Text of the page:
We know where the Torah begins and where it ends. But what is its midpoint? It depends on what tool we use for measurement. The Talmud (Bavli Kiddushin 30a) tells us: “The ‘first ones’ were called sofrim (scribes or counters) because they counted all the letters in the Torah. They said: the vav in the word gahon (belly) is half of the Torah in letters (Leviticus 11:40); Darosh darash (Leviticus 10:16) is half of the words; “And he shall shave himself” (Leviticus 13:33) is half of the verses.
Since two of these three mid-points appear in this week’s portion, Shemini, let’s explore what it means to locate the epicenter of the Torah. Notice that what the sofrim did had absolutely nothing to do with the meaning of either the letter, word, or verse that they identified. In a precursor to the Bible Codes phenomenon of recent decades, these sofrim, unaided by computer logarithms, had to count carefully to find those midway markers. Impressive in a savant sort of way, but lacking intellectually, right?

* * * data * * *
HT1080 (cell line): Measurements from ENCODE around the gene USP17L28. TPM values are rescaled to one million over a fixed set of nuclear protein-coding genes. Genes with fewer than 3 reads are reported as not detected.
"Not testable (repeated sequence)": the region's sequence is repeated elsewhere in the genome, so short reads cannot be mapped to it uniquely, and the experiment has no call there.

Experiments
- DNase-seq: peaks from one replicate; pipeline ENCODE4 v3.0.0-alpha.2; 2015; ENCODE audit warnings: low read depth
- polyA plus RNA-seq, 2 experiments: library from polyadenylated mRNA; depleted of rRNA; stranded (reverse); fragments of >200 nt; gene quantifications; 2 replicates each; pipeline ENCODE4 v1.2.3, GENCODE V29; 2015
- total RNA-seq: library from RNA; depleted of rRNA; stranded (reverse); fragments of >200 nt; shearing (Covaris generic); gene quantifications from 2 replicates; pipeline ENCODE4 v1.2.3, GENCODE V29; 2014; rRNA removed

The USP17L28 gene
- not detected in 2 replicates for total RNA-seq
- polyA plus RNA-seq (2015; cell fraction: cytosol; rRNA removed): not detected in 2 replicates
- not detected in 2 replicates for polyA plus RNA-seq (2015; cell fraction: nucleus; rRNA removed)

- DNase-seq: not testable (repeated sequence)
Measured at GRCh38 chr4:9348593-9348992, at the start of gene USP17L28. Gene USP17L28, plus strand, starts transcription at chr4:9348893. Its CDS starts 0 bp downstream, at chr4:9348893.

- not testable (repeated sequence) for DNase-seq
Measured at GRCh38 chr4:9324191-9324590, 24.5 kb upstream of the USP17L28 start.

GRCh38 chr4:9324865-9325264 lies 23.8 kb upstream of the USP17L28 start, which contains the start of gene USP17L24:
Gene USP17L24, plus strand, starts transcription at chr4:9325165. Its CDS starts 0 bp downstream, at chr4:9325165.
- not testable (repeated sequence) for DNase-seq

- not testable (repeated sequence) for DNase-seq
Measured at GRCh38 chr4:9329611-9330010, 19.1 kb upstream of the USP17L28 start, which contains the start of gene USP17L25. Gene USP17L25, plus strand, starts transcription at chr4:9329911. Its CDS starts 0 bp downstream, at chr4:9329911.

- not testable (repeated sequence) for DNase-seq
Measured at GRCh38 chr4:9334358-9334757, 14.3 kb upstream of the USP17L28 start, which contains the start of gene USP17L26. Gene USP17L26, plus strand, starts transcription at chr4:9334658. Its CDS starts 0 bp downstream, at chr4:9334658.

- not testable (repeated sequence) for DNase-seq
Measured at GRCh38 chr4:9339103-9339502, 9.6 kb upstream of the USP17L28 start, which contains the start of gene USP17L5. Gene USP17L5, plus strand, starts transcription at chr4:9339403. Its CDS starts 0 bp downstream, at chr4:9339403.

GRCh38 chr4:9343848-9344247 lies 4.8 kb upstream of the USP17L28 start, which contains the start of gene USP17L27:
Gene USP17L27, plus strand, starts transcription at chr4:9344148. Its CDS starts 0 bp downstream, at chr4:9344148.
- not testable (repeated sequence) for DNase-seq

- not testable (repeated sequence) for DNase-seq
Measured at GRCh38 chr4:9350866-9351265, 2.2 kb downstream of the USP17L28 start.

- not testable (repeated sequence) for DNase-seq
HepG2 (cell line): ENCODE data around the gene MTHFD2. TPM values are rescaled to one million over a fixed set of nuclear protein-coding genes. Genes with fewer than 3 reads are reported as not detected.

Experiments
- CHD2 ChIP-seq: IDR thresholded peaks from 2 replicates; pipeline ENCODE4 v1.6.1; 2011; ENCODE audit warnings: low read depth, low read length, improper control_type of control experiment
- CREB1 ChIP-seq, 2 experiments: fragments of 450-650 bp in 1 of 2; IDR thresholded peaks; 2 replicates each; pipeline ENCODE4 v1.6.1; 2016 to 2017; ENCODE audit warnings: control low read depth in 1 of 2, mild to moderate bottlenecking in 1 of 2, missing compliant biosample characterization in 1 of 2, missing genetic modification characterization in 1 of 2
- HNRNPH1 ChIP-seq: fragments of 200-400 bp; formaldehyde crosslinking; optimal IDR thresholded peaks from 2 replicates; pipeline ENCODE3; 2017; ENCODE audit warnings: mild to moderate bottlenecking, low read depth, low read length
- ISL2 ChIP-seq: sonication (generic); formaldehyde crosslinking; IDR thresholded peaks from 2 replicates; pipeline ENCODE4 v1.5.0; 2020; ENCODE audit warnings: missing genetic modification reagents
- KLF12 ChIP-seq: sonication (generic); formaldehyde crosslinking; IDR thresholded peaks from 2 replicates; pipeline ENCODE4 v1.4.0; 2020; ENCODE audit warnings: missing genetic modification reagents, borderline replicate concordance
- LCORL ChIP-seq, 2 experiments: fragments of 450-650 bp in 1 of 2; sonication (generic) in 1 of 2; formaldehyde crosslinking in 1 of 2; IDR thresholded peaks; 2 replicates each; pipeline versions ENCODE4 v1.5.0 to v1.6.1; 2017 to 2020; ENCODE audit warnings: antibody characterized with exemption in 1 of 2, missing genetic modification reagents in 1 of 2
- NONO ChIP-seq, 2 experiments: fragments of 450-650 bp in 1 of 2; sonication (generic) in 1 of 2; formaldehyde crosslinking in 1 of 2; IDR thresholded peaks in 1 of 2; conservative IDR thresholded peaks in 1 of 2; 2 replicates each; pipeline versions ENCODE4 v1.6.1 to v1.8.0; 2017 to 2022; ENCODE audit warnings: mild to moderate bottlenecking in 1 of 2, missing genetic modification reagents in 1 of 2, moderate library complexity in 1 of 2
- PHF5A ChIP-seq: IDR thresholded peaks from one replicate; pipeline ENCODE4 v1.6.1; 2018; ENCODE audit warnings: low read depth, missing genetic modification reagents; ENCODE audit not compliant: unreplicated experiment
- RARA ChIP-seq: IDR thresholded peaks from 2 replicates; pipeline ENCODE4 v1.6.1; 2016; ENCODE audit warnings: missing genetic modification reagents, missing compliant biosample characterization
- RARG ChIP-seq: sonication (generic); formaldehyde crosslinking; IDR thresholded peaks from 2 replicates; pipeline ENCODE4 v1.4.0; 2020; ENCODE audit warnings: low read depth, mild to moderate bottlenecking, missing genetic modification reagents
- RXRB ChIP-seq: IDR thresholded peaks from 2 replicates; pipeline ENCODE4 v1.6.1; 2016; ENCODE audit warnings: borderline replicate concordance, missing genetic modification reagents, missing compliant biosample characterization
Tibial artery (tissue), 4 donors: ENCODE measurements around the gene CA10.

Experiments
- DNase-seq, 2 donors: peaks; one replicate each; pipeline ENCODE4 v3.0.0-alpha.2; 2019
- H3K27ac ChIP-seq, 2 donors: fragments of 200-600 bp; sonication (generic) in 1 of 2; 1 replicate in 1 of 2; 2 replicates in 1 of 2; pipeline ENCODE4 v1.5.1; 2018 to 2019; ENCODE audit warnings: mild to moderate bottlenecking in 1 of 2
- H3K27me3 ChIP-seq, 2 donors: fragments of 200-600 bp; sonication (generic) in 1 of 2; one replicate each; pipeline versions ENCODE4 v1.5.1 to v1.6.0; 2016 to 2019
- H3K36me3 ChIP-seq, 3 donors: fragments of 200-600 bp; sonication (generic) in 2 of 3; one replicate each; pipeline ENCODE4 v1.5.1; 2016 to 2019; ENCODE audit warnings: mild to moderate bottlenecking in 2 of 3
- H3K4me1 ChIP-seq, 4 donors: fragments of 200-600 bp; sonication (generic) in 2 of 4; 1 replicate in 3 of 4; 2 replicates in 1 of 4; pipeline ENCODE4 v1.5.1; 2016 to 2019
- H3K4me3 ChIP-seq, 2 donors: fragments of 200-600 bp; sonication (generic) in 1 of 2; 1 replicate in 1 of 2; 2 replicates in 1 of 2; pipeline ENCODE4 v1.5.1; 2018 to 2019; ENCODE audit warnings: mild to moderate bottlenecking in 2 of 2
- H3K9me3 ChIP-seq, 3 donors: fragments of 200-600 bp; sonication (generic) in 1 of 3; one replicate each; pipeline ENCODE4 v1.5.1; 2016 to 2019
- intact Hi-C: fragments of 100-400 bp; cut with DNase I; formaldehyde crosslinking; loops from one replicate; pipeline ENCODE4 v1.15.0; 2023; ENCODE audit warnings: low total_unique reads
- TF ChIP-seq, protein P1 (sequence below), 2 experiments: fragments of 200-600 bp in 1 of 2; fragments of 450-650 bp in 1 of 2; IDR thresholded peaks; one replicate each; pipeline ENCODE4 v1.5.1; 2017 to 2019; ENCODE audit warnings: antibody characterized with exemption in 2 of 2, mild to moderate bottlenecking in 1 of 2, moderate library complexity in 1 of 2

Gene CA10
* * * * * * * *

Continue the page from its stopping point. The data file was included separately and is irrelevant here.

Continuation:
In fact, the Talmud next records a series of questions from Rav Yosef that seem to mock the enterprise: “Is the midpoint before or after the vav of gahon?” Does the Torah have an even or odd number of letters? The Talmud says they brought a Torah to check, but in the generation after the sofrim, when we no longer know the precise spelling of each word, exactly where that mid-point appears.
So is it at all possible to find the Torah’s center? If not by letters, words or verses, how can it be found? On Shabbat morning, I’ll share some thoughts on this related to my time in Israel over Pesah, when I saw attempts to get to the core of Torah.
Wishing you a Shabbat Shalom,
Rabbi David Wise